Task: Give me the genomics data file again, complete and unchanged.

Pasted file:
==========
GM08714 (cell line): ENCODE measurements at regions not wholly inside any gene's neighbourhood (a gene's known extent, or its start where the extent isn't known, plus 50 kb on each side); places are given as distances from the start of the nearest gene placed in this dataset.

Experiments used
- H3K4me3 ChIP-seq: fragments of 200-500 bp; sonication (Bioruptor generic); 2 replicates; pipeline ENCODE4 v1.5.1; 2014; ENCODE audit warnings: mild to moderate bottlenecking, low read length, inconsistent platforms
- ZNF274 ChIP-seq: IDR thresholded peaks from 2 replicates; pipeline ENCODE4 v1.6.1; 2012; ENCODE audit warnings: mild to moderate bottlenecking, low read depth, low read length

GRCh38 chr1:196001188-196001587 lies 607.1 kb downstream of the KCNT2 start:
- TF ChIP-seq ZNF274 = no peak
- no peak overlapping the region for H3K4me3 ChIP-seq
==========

GM08714 (cell line): ENCODE measurements at regions not wholly inside any gene's neighbourhood (a gene's known extent, or its start where the extent isn't known, plus 50 kb on each side); places are given as distances from the start of the nearest gene placed in this dataset.

Experiments used
- H3K4me3 ChIP-seq: fragments of 200-500 bp; sonication (Bioruptor generic); 2 replicates; pipeline ENCODE4 v1.5.1; 2014; ENCODE audit warnings: mild to moderate bottlenecking, low read length, inconsistent platforms
- ZNF274 ChIP-seq: IDR thresholded peaks from 2 replicates; pipeline ENCODE4 v1.6.1; 2012; ENCODE audit warnings: mild to moderate bottlenecking, low read depth, low read length

GRCh38 chr1:196001188-196001587 lies 607.1 kb downstream of the KCNT2 start:
- TF ChIP-seq ZNF274 = no peak
- no peak overlapping the region for H3K4me3 ChIP-seq